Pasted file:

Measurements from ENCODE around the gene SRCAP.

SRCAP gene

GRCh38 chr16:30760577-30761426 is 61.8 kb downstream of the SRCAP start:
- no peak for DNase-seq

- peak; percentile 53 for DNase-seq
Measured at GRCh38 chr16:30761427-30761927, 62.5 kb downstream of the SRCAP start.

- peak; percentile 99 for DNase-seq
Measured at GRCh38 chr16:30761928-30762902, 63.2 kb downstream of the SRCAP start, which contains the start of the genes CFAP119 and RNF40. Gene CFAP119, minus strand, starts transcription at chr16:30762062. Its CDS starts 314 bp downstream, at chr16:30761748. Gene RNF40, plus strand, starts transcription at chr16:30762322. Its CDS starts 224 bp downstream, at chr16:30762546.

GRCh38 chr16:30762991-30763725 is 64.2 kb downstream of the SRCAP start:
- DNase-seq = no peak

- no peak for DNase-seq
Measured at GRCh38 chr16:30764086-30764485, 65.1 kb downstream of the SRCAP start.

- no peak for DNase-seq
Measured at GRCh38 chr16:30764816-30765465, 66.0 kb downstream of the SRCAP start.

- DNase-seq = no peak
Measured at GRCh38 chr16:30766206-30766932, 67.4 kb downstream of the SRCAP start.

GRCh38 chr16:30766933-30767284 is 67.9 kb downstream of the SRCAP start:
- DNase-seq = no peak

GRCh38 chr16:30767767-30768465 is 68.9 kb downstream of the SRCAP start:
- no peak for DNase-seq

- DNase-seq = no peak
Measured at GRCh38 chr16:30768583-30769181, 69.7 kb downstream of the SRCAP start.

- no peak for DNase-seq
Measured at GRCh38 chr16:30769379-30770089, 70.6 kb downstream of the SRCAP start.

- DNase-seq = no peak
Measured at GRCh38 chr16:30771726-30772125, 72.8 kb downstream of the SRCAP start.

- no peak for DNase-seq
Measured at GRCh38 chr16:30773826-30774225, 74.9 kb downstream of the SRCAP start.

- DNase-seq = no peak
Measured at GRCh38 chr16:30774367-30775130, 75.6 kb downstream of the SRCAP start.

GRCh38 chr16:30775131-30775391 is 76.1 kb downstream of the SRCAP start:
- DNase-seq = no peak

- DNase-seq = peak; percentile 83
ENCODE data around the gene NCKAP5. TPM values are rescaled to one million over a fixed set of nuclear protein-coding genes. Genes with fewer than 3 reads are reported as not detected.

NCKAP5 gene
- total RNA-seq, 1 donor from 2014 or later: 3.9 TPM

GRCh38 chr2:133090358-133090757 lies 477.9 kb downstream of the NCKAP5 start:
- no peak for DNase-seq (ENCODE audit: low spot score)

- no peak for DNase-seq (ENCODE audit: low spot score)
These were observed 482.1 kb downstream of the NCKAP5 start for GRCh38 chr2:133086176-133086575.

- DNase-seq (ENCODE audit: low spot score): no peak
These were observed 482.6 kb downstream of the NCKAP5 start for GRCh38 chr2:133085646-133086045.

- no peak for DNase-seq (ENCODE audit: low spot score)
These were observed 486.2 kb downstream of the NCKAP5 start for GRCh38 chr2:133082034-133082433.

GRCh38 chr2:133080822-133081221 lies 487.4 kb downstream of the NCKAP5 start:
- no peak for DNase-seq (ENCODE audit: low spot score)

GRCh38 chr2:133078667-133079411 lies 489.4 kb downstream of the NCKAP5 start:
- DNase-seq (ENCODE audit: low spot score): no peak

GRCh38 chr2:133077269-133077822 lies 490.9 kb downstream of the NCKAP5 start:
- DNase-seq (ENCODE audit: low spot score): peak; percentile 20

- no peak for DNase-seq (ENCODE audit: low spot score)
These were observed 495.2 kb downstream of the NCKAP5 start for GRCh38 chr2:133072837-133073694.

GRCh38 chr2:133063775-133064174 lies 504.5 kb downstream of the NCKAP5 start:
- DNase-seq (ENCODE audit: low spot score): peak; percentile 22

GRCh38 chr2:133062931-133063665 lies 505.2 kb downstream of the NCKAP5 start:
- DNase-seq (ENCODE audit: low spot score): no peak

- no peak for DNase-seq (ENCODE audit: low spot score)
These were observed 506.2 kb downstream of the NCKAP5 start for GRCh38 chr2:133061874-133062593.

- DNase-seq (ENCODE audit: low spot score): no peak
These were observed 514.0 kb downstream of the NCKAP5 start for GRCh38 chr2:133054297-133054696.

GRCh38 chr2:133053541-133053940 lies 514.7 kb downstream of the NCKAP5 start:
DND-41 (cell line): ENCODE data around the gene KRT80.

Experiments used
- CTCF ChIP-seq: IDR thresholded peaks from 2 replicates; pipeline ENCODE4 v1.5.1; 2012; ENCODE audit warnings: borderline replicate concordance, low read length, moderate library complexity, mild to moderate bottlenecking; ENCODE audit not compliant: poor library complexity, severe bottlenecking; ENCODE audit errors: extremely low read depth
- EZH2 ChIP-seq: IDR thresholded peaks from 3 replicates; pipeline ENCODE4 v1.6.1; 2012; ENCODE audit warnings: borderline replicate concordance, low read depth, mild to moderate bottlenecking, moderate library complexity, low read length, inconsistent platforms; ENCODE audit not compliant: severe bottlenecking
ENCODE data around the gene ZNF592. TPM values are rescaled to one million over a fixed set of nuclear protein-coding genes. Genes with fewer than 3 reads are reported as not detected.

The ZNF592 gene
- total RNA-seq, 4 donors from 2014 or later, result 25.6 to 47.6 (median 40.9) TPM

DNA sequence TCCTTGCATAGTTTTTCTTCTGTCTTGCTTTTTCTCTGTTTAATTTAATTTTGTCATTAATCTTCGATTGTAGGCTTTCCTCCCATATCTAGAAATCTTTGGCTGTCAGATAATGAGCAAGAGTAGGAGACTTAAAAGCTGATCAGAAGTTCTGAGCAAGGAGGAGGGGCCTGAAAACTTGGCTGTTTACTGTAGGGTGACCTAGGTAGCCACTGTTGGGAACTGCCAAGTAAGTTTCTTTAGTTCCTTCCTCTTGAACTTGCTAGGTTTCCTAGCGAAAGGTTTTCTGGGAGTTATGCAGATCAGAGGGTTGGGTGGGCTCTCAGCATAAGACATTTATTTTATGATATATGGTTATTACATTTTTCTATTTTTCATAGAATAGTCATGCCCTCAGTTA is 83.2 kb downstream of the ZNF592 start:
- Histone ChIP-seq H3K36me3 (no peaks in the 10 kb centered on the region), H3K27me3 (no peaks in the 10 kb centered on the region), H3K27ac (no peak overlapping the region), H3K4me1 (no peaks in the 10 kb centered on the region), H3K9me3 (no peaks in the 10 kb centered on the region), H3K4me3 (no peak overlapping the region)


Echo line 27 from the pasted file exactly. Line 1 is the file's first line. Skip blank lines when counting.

- no peak for DNase-seq